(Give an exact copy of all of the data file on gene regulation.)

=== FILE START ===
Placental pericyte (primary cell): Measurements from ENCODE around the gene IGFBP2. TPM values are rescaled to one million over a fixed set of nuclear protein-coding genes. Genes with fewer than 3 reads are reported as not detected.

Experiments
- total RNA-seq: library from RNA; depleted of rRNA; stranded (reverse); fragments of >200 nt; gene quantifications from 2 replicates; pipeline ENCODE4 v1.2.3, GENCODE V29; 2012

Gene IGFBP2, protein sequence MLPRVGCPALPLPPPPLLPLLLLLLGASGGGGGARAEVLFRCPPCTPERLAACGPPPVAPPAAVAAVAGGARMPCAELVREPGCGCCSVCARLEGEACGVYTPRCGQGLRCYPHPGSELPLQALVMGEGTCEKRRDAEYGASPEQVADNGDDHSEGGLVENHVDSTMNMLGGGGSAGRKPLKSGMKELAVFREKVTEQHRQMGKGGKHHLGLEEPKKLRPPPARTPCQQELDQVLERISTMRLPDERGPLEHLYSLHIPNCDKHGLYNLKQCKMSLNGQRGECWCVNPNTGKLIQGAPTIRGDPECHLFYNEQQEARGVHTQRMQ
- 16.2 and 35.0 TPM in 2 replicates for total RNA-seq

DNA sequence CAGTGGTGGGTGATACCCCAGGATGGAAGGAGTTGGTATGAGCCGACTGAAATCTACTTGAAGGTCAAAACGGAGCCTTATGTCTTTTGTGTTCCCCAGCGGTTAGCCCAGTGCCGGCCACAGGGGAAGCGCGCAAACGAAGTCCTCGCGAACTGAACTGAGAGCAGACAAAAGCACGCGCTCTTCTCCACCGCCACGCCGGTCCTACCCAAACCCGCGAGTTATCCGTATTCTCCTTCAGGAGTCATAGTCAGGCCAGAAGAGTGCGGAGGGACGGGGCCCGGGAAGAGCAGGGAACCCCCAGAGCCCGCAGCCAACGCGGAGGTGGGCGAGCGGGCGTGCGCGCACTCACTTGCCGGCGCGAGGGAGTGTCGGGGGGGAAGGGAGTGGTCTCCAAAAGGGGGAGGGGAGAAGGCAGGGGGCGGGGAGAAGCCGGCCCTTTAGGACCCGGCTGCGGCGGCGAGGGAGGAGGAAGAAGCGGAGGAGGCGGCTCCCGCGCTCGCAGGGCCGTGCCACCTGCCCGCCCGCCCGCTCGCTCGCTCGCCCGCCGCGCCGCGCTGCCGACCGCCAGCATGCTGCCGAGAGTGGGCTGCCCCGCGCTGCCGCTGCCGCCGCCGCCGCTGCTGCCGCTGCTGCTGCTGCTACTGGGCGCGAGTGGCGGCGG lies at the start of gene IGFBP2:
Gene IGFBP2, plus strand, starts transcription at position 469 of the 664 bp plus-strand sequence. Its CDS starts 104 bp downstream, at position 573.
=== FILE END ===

Placental pericyte (primary cell): Measurements from ENCODE around the gene IGFBP2. TPM values are rescaled to one million over a fixed set of nuclear protein-coding genes. Genes with fewer than 3 reads are reported as not detected.

Experiments
- total RNA-seq: library from RNA; depleted of rRNA; stranded (reverse); fragments of >200 nt; gene quantifications from 2 replicates; pipeline ENCODE4 v1.2.3, GENCODE V29; 2012

Gene IGFBP2, protein sequence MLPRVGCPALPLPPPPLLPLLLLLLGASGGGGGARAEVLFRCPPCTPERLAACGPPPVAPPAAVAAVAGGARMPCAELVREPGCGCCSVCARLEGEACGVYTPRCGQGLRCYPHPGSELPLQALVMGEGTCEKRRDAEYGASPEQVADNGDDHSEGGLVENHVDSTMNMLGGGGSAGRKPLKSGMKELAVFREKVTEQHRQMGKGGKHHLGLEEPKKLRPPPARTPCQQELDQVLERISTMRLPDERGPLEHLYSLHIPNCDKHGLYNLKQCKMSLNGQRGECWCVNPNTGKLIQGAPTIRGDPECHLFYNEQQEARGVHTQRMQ
- 16.2 and 35.0 TPM in 2 replicates for total RNA-seq

DNA sequence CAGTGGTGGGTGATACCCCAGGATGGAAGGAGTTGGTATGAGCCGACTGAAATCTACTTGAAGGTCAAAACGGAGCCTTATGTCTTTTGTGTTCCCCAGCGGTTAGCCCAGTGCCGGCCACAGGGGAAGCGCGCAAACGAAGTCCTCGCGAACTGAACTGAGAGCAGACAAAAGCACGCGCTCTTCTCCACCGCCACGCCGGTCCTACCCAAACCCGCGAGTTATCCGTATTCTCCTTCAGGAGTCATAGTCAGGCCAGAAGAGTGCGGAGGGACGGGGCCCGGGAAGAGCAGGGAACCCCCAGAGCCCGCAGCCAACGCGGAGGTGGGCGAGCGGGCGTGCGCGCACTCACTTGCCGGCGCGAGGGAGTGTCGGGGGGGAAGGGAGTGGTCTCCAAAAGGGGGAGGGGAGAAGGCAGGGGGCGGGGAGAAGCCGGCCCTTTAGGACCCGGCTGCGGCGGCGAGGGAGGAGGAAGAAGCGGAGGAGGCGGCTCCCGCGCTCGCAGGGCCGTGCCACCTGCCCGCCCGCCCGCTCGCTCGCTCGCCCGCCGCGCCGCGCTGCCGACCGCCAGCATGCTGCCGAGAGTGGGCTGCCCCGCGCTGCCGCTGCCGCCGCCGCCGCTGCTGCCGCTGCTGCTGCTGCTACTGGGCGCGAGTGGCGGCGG lies at the start of gene IGFBP2:
Gene IGFBP2, plus strand, starts transcription at position 469 of the 664 bp plus-strand sequence. Its CDS starts 104 bp downstream, at position 573.